SERIOUS RETRO RAILROADING. The St. Ives Bay Line offers a taste of old-style branch line railroading along Cornwall's Atlantic Coast. There's quite a serious climb out of the station and through the ridge in the distance. The branch was the last piece of Great Western seven-foot gauge track to be built. Conditions are definitely less summery than they might be at Sleeping Bear Dune let alone San Juan Capistrano, but a few brave souls are swimming.

The branch joins the Great Western main line at St. Erth, where a tower (signal box there) with armstrong levers controls the switches (points) and lower quadrant semaphores. Note the allergy of a British railroad to a facing-point switch.

That's not the remnants of abandoned track at right, it's a split-point derail (catch points) intended to prevent any unauthorized use of the main line by a switch engine, or, worse, a car set into motion by the wind.

Every so often, there's a twanging of the control wires and a semaphore clatters to "clear" (which is pulling "off" there and "on" here.) It's a bit disconcerting to see a signal at clear with the entire train behind it, as here, but the semaphore can be used to alert the crew of a passing train to trouble even after it has accepted the signal, and the lever is returned to normal only after the train crew is not able to see it.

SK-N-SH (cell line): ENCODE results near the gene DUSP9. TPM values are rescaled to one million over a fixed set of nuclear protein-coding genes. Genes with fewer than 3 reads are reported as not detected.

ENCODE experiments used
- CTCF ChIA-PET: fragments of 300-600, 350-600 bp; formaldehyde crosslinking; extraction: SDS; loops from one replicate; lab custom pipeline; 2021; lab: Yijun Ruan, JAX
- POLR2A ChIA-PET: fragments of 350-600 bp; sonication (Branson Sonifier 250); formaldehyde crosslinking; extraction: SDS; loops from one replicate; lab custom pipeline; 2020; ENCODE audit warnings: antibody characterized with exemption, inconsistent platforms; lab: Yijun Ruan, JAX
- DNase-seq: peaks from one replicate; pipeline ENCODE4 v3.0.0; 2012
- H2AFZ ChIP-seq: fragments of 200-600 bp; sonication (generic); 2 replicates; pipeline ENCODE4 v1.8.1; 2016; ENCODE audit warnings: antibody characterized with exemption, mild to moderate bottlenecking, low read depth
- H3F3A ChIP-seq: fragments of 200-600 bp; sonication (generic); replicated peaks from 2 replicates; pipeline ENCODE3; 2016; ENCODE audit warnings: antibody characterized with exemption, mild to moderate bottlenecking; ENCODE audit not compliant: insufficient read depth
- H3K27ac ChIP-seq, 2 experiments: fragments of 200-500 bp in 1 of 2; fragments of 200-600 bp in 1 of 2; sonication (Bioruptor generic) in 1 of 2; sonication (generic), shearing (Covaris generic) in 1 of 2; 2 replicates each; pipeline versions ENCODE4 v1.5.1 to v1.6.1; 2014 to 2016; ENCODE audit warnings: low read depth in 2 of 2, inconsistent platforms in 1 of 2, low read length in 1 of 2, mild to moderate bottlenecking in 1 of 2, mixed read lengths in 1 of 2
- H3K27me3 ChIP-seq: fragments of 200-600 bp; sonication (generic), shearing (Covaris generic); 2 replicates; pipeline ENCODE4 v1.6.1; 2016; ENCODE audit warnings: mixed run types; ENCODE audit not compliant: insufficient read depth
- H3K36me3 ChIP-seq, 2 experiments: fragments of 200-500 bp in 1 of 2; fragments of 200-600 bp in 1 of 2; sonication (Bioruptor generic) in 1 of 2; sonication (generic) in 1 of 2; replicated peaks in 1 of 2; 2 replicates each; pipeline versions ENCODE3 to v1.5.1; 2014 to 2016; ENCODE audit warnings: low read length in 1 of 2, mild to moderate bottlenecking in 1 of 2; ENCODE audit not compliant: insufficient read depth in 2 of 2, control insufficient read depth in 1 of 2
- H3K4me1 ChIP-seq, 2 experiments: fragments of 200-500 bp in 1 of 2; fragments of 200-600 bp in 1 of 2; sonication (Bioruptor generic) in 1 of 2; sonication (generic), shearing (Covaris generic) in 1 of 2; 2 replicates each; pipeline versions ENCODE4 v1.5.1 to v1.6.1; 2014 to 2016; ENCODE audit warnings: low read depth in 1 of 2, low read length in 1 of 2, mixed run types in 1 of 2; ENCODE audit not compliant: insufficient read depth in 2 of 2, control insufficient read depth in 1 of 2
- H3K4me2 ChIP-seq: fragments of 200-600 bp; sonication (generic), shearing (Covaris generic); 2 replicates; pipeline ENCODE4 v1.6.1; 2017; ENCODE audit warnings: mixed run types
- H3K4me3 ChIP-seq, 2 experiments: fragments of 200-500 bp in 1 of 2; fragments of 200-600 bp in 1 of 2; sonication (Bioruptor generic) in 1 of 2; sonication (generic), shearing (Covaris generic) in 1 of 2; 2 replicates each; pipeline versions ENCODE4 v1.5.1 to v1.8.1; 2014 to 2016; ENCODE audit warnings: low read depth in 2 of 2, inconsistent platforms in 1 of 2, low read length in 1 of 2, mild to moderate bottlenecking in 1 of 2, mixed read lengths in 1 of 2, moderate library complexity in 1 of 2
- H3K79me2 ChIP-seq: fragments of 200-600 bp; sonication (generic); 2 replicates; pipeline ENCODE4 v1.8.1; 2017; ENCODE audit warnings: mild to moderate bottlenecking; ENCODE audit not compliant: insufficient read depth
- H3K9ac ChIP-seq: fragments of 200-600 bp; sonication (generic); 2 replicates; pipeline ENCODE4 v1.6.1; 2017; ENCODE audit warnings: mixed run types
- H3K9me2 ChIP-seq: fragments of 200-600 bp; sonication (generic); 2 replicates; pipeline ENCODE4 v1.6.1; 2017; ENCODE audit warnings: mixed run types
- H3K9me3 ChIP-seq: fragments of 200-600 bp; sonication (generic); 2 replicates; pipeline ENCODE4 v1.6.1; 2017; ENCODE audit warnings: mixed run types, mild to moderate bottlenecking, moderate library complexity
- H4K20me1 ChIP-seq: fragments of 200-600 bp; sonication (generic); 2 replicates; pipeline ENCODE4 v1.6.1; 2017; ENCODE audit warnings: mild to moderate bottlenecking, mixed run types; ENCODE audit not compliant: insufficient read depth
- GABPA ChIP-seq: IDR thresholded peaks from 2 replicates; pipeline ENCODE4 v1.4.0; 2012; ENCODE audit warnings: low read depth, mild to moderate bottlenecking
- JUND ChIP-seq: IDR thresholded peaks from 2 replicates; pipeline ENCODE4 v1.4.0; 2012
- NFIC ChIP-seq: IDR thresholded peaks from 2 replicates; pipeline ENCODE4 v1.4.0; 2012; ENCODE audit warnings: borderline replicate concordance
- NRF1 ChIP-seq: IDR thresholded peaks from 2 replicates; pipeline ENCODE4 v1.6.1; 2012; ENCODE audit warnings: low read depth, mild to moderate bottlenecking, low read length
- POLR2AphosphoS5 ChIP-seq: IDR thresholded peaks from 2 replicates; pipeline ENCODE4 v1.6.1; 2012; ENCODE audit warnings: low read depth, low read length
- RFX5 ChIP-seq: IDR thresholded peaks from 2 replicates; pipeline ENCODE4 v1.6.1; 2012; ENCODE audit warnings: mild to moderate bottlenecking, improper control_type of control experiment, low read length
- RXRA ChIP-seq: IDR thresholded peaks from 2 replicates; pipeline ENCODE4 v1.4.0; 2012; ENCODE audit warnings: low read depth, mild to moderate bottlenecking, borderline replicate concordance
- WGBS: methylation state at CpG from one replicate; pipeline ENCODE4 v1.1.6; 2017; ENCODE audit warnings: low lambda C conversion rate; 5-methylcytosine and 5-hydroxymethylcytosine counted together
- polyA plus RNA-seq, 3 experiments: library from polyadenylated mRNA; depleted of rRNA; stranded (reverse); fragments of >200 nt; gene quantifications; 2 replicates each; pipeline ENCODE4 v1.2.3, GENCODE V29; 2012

There's no doubt whose station this once was. Once upon a time, a section of the Cornish Riviera Express would reverse here to be taken directly to St. Ives, which must have been some stunt on a steeply-graded line with little in the way of terminal facilities (today, it's a platform with ticketing machine and fencing).

Down the line at Penzance, the evening sleeper train to London Paddington has been placed at the station. Although that diesel has a very British number 57 605 and name Totnes Castle, inside it is an Electro-Motive diesel. It sounds like a train ought to.

Cross-posted at European Tribune.

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